He left Tesla at the end of 2004 and started his own company, Wrightspeed, in January 2005. Working in a 278-square-meter workshop next to his Woodside, Calif., house, and living off savings and the engineering help of volunteers, Wright got a prototype running in October of that year. The Wrightspeed X1 is based on an Atom chassis from Ariel Motor Co., of Crewkerne, England, and is powered by an electrical drive system from AC Propulsion, of San Dimas, Calif. Wright himself did the system engineering, most of the prototype construction, and the fine-tuning of the control system.
Today, Wright spends his days pitching to venture capitalists and angel investorsÄîhe says he needs US¬$8¬million to launch a successful businessÄîwhich means innumerable test-drives, whipping around the streets of Burlingame, where his workshop is now located, and making heads turn. "I thought the thing would only appeal to performance-car nuts," he says. "But little kids love it, grandmothers love it, the cops like itÄîeven the homeless people come up to chat with me about it."Not that most could afford an X1: the production model's price tag will probably be about $120 000.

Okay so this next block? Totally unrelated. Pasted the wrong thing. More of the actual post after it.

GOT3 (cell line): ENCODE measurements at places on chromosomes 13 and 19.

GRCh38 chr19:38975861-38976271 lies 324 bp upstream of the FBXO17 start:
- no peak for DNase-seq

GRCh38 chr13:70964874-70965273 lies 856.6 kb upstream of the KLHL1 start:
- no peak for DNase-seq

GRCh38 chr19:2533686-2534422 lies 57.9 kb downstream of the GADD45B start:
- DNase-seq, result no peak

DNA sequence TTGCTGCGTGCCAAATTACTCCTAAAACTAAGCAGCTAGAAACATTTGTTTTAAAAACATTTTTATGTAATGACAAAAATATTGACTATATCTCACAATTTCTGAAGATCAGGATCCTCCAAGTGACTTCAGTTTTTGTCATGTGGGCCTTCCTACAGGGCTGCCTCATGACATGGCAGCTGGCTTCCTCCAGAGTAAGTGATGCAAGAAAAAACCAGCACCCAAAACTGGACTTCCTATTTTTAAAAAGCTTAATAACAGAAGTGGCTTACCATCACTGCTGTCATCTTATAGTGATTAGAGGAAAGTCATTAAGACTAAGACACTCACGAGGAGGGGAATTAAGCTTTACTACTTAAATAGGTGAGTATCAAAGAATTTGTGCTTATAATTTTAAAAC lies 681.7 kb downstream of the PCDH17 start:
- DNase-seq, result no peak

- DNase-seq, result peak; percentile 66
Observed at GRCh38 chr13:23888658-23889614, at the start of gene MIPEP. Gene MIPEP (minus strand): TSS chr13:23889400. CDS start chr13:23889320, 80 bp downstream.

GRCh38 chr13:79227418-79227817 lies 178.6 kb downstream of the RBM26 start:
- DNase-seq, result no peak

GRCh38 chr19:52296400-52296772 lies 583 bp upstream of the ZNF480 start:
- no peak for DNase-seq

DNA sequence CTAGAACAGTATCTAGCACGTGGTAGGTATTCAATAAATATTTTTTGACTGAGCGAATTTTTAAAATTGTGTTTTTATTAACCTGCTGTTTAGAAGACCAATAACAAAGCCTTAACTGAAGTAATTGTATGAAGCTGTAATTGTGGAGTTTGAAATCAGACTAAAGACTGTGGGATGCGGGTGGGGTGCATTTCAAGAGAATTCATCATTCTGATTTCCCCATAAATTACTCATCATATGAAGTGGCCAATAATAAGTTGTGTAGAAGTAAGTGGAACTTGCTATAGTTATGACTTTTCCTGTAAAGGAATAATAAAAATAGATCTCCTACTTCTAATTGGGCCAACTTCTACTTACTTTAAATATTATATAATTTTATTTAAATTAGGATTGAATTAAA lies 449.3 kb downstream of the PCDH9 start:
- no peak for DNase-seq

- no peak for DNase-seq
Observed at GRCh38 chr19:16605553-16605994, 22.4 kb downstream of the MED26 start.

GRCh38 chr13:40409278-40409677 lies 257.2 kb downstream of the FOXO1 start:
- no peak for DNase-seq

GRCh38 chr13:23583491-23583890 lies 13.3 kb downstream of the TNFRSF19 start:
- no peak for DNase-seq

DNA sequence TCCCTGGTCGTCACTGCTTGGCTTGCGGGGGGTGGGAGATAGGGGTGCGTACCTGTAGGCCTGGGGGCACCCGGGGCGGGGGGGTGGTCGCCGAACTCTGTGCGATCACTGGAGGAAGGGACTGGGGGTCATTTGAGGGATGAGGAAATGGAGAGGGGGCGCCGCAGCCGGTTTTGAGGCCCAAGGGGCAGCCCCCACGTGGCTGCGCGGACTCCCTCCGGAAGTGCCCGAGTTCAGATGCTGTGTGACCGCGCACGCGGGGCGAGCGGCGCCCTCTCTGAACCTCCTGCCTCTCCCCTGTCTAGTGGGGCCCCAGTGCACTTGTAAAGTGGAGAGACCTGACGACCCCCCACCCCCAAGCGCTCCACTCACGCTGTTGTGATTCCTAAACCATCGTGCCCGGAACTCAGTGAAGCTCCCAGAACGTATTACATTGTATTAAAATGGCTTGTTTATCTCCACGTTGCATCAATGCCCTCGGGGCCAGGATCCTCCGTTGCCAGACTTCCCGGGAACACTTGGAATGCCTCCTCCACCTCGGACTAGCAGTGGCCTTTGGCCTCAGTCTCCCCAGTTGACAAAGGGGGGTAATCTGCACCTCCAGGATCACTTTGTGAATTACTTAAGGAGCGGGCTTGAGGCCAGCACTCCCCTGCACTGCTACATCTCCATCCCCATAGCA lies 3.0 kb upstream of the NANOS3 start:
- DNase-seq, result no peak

Meanwhile, Wright has raced the car against some of the best: a Porsche Carrera GT and a Ferrari 360 Spider. He and his X1 won. He occasionally drives his children to school in it and has demonstrated the car for science classes at local schools. And, he says, driving to work has never been more fun.
Tekla S. Perry is a senior editor at IEEE Spectrum. Based in Palo Alto, Calif., she's been covering the people, companies, and technology that make Silicon Valley a special place for more than 30 years. An IEEE member, she holds a bachelor's degree in journalism from Michigan State University.